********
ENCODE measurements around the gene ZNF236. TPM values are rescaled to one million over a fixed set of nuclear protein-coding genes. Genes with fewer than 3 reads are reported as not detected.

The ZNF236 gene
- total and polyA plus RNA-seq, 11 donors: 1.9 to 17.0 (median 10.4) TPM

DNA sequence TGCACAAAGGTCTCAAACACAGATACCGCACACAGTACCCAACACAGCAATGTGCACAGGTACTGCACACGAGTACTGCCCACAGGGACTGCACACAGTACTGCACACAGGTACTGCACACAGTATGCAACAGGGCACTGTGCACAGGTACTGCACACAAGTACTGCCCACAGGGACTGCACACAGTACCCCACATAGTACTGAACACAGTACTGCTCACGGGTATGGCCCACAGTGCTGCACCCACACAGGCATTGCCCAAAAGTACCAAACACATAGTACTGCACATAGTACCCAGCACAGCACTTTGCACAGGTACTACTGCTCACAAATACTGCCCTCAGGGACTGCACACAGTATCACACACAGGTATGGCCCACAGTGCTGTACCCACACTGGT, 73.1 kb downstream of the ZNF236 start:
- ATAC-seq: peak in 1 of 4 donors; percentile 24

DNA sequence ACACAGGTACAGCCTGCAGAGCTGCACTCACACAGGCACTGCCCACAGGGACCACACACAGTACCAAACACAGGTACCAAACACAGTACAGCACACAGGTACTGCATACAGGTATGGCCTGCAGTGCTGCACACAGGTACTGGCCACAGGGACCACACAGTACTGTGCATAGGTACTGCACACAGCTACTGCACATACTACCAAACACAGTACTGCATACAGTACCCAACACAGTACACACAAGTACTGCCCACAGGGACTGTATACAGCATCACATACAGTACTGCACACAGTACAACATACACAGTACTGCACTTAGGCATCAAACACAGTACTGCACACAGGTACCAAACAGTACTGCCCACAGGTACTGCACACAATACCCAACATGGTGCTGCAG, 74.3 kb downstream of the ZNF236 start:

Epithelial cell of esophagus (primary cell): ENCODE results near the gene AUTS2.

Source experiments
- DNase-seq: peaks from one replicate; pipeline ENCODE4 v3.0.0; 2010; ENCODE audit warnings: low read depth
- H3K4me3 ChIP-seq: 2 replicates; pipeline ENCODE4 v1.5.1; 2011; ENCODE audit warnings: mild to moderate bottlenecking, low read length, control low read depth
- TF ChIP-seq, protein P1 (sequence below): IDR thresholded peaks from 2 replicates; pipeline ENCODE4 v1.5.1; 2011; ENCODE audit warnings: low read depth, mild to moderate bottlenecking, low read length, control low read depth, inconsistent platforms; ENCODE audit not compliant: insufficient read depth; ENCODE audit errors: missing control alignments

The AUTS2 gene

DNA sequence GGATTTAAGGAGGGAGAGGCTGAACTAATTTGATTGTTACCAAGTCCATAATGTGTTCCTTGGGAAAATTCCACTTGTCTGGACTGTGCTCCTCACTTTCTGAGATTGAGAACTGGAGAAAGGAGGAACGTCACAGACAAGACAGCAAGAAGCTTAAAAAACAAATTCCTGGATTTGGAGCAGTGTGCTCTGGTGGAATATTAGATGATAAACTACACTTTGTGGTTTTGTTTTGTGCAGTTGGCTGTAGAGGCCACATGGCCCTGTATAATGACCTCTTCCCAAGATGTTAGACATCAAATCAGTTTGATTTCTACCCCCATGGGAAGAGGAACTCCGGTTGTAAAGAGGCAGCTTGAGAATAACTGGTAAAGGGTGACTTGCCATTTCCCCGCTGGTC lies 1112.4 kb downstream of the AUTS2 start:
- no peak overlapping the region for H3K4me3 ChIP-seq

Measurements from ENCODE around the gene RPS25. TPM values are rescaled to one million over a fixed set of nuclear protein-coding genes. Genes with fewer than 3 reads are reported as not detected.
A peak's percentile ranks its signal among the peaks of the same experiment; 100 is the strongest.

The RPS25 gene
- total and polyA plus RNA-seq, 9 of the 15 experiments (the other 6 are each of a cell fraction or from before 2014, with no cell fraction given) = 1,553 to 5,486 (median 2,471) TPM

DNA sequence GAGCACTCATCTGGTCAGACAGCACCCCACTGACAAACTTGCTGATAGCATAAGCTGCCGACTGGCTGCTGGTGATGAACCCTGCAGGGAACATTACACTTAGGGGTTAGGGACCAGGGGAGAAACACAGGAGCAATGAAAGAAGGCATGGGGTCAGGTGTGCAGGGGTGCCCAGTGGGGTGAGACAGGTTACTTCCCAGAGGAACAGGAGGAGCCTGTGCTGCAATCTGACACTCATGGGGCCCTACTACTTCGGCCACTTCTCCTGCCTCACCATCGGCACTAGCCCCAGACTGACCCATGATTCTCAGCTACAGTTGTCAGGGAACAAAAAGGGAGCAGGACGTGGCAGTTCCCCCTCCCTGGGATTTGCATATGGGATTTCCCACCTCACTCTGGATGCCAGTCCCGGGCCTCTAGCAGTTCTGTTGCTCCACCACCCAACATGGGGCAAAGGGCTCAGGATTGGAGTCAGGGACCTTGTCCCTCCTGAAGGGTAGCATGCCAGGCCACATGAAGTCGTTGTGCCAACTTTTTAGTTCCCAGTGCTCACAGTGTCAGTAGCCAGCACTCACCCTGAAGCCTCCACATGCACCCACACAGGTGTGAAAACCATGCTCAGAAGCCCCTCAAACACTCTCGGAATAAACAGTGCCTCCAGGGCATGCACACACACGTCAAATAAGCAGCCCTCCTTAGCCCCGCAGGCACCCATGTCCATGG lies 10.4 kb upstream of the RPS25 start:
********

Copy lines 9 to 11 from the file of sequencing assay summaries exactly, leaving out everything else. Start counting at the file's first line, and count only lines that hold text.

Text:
- DNase-seq: peaks from one replicate; pipeline ENCODE4 v3.0.0; 2010; ENCODE audit warnings: low read depth
- H3K4me3 ChIP-seq: 2 replicates; pipeline ENCODE4 v1.5.1; 2011; ENCODE audit warnings: mild to moderate bottlenecking, low read length, control low read depth
- TF ChIP-seq, protein P1 (sequence below): IDR thresholded peaks from 2 replicates; pipeline ENCODE4 v1.5.1; 2011; ENCODE audit warnings: low read depth, mild to moderate bottlenecking, low read length, control low read depth, inconsistent platforms; ENCODE audit not compliant: insufficient read depth; ENCODE audit errors: missing control alignments